Bounding Volume Handling

One of the very first things Qt 3D needs to do before rendering is compute the bounding volume of the mesh. This is needed for view frustum culling and picking. Internally, the render aspect builds a bounding volume hierarchy to quickly find objects in space. To compute the bounding volume, it needs to go through all the active vertices of a mesh. Although this is cached, it can take time the first time the object is rendered or any of its details change.

Furthermore, up to now, this was completely internal to Qt 3D’s rendering backend and the results were not available to the user for using in the rest of the application.

So Qt 6 introduces a QBoundingVolume component which serves two purposes:

  • it has implicit minimum point and maximum point properties that contain the result of the bounding volume computations done by the backend. This can be used by the application.
  • it has explicit minimum point and maximum point properties which the user can set. This will prevent the backend from having to calculate the bounds in order to build the bounding volume hierarchy.

The minimum and maximum extents points are the corners of the axis-aligned box that fits around the geometry.

But how does QBoundingVolume know which mesh to work on? Easy — it has a view property which points to a QGeometryView instance!

Reading bounding volume extents

So if you need to query the extents of a mesh, you can use the implicit values:

Entity {
   components: [
       Mesh {
           source: "..."
           onImplicitMinPointChanged: console.log(implicitMinPoint)
       },
       PhongMaterial { diffuse: "green" },
       Transform { ... }
    ]
}

Note that if the backend needs to compute the bounding volume, this is done at the next frame using the thread pool. So the implicit properties might not be immediately available when updating the mesh.

If you need the extents immediately after setting or modifying the mesh, you can call QBoundingVolume::updateImplicitBounds() method, which will do the computations and update the implicit properties.

Setting bounding volume extents

But you know the extents. You can set them explicitly to stop Qt 3D from computing them:

Entity {
   components: [
       Mesh {
           source: "..."
           minPoint: Qt.vector3d(-.5, -.5, -.5)
           maxPoint: Qt.vector3d(.5, .5, .5)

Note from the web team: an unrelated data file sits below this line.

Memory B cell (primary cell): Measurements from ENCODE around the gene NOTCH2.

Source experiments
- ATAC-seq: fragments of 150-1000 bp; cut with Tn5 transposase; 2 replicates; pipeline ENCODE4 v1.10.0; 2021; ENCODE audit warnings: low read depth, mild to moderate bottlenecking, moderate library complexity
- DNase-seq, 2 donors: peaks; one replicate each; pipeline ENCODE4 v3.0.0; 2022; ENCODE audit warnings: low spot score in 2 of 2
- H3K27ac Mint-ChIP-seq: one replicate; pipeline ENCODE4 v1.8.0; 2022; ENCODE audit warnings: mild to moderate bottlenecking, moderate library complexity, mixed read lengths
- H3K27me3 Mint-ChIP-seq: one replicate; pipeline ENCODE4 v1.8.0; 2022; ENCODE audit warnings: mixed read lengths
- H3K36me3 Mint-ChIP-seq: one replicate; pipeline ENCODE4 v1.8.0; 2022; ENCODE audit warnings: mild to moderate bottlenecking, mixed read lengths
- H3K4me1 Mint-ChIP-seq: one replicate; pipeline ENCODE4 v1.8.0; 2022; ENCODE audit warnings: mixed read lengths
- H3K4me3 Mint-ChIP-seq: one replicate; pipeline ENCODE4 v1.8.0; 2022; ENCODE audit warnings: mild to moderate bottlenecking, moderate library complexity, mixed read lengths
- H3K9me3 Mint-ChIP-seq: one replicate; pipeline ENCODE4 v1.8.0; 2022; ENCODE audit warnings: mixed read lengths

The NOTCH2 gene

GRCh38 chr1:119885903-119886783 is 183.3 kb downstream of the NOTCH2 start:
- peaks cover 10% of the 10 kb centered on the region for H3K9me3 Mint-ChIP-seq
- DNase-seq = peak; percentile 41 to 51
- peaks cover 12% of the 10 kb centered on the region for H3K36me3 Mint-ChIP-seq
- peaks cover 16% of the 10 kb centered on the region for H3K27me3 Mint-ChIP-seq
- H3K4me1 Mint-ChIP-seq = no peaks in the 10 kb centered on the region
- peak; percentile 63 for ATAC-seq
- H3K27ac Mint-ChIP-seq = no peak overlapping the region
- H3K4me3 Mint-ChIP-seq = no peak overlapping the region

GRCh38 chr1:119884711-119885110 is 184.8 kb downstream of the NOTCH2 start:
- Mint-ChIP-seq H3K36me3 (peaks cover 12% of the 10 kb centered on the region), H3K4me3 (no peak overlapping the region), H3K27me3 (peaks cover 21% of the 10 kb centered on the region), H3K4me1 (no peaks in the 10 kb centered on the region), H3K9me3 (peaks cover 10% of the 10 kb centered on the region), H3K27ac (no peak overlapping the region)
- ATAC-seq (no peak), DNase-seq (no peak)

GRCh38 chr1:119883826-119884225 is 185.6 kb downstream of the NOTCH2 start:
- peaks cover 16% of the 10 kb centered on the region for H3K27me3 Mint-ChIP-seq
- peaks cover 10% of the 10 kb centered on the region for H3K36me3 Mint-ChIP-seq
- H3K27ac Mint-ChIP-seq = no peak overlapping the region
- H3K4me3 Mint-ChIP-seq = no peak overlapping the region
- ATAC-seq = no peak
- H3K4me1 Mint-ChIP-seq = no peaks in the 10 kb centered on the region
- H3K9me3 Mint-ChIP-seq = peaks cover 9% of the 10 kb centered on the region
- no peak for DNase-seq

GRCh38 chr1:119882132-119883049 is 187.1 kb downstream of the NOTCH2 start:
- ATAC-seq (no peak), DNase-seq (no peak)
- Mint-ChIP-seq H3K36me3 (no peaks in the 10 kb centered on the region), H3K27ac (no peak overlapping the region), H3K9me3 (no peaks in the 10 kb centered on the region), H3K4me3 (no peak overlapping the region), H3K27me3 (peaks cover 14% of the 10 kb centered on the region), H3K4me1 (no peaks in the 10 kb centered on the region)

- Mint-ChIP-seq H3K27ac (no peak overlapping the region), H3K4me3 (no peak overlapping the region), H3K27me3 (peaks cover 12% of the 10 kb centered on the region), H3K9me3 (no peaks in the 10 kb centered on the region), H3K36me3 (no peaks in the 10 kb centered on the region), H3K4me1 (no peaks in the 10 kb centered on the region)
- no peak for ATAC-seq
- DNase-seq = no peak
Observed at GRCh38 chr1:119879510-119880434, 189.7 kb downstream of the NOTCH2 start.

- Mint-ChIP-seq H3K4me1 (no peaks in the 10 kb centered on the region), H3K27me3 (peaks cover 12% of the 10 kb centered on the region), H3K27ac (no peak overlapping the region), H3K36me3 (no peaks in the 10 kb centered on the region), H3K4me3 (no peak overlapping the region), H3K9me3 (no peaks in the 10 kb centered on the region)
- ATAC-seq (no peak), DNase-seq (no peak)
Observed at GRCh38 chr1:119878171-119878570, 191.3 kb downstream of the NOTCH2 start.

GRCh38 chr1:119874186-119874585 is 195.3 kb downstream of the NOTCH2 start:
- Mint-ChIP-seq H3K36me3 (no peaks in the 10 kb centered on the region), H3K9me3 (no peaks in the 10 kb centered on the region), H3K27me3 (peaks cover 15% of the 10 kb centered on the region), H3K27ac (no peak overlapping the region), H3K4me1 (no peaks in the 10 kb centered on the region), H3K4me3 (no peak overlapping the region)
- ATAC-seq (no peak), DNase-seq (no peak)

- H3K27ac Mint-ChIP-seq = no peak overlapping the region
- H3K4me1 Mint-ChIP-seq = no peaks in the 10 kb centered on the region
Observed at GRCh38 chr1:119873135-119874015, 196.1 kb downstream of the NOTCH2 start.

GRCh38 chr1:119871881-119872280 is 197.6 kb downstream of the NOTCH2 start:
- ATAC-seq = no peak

},
       PhongMaterial { diffuse: "green" },
       Transform { ... }
    ]
}

Note that, since setting the explicit bounds disables the computation of the bounding volume in the backend, the implicit properties will NOT be updated in this case.

Mesh Rendering

Now, before everyone goes and adds QBoundingVolume components to all their entities, one other thing: QGeometryRenderer, in the Qt3DRender module, now derives from QBoundingVolume. So, it will also have all the extents properties.

It also means you can provide it with a geometry view to tell it what to draw, rather than providing a QGeometry and all the other details.

It still, however, has all the old properties that are now taken care of by the QGeometryView instance. If that is defined, all the legacy properties will be ignored. We will deprecate them soon and remove them in Qt 7.

So what happens if you provide both a QBoundingVolume and a QGeometryRenderer component to an entity? In this case, the actual bounding volume component takes precedence over the geometry renderer. If it specifies explicit bounds, those will be used for the entity.

The main use case for that is to specify a simpler geometry for the purpose of bounding volume computation. If you don’t know the extents of a mesh but you know that a simpler mesh (with much fewer vertices) completely wraps the object you want to render, using that simpler mesh can be a good way of speeding up the computations that Qt 3D needs to do.

New Core Aspect

Most of these computations took place previously in the Render aspect. Since this is now in core, and in order to fit in with Qt 3D’s general architecture, we introduce a new Core aspect. This aspect will be started automatically if you are using Scene3D or Qt3DWindow. In cases where you are creating your own aspect engine, it should also automatically be started as long as the render aspect is in use via the new aspect dependency API (see below).

The core aspect will take care of the all the bounding volume updates for the entities that use the new geometry view-based API (legacy scenes using a QGeometryRenderer instances without using views will continue to be updated by the rendering aspect).

The Core aspect also introduces a new QCoreSettings component. Like the QRenderSettings component, a single instance can be created. It is, by convention, attached to the root entity.